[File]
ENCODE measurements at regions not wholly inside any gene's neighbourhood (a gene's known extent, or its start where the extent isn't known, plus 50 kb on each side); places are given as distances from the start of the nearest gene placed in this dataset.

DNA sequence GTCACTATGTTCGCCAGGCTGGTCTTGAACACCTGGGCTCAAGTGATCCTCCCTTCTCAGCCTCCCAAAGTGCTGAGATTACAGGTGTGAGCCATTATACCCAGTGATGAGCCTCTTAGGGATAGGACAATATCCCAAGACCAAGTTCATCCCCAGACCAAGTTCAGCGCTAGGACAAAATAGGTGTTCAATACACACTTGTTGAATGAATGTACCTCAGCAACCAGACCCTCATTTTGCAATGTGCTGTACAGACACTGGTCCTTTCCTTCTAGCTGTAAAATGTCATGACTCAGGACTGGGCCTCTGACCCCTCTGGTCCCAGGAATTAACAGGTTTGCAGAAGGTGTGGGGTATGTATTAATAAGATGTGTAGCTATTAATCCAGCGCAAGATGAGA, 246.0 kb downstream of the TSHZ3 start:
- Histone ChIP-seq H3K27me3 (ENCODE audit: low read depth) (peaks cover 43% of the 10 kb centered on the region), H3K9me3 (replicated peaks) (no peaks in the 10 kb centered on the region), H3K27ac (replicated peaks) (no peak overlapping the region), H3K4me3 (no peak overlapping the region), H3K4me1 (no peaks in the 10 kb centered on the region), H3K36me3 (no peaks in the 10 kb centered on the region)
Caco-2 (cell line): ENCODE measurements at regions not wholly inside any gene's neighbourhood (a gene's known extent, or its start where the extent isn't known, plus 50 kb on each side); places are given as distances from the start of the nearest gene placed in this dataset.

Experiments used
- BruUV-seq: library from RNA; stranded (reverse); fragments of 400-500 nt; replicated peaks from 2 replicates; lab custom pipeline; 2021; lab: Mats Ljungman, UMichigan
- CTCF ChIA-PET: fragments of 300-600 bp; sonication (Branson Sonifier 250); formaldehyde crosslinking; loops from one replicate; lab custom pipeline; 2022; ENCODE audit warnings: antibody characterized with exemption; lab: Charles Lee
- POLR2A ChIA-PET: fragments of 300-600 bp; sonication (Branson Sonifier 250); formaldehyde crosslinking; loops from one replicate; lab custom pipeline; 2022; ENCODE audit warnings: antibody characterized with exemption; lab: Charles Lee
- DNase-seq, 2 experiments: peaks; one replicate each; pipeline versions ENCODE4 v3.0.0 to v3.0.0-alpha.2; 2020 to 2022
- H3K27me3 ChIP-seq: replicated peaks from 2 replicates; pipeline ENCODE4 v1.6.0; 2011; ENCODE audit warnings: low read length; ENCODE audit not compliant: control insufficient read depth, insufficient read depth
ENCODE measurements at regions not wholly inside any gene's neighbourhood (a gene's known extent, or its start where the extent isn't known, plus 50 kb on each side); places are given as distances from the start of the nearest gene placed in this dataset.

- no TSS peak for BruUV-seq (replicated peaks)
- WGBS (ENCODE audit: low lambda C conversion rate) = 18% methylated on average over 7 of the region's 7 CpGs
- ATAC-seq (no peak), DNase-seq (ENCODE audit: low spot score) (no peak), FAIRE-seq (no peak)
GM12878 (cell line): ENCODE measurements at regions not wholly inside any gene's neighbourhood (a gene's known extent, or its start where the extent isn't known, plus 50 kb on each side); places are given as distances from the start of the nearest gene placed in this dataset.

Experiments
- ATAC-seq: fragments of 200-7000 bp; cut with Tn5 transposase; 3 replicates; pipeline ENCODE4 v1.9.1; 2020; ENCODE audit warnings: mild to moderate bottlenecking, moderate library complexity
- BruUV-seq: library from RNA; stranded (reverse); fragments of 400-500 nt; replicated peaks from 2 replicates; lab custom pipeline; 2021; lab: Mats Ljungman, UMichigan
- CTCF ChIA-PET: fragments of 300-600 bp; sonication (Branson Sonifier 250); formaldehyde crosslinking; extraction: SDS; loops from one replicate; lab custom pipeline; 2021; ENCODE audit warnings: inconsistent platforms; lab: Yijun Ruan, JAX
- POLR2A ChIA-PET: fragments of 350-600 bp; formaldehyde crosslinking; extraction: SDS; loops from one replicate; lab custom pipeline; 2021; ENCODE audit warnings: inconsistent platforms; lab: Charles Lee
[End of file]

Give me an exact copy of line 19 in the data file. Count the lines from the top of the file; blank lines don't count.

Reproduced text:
- CTCF ChIA-PET: fragments of 300-600 bp; sonication (Branson Sonifier 250); formaldehyde crosslinking; extraction: SDS; loops from one replicate; lab custom pipeline; 2021; ENCODE audit warnings: inconsistent platforms; lab: Yijun Ruan, JAX